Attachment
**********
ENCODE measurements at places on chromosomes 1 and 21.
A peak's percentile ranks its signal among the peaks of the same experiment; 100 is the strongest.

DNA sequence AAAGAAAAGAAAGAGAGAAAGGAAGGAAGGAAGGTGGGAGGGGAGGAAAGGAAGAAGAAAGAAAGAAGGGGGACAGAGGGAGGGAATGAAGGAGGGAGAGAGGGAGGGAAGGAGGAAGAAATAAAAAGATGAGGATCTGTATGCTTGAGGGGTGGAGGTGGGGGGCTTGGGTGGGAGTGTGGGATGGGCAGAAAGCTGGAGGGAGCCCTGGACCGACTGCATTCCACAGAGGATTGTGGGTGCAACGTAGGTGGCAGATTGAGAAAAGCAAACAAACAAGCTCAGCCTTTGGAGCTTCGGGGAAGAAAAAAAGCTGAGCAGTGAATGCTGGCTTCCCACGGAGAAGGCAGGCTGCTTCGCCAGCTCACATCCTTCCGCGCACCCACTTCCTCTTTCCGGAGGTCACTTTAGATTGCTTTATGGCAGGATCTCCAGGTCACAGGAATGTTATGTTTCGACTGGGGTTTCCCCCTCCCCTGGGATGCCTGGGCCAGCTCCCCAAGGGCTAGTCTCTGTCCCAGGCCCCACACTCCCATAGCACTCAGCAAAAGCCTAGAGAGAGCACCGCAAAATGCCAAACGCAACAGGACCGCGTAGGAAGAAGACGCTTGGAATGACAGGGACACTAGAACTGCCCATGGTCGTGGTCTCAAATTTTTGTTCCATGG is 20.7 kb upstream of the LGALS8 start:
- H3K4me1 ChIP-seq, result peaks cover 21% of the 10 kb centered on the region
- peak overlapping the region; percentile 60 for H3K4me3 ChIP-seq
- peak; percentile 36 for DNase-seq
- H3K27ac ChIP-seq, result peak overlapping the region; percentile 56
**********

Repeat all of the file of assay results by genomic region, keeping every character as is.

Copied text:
ENCODE measurements at places on chromosomes 1 and 21.
A peak's percentile ranks its signal among the peaks of the same experiment; 100 is the strongest.

DNA sequence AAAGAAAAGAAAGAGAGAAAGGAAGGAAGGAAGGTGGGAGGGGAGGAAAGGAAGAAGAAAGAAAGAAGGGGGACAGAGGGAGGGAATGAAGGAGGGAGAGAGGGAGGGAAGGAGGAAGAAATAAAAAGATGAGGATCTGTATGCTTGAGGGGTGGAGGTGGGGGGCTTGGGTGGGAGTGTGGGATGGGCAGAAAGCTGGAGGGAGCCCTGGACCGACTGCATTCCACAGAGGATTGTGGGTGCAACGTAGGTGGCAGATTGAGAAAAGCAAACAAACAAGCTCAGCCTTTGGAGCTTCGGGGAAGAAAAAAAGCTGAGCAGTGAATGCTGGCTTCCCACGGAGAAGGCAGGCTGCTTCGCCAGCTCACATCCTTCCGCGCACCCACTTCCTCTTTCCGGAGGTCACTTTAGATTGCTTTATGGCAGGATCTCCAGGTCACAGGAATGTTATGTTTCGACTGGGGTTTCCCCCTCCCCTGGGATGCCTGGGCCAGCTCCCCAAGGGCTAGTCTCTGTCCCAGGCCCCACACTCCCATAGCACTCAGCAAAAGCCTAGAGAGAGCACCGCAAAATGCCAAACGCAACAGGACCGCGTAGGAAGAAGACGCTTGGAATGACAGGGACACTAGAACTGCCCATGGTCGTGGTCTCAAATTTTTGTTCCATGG is 20.7 kb upstream of the LGALS8 start:
- H3K4me1 ChIP-seq, result peaks cover 21% of the 10 kb centered on the region
- peak overlapping the region; percentile 60 for H3K4me3 ChIP-seq
- peak; percentile 36 for DNase-seq
- H3K27ac ChIP-seq, result peak overlapping the region; percentile 56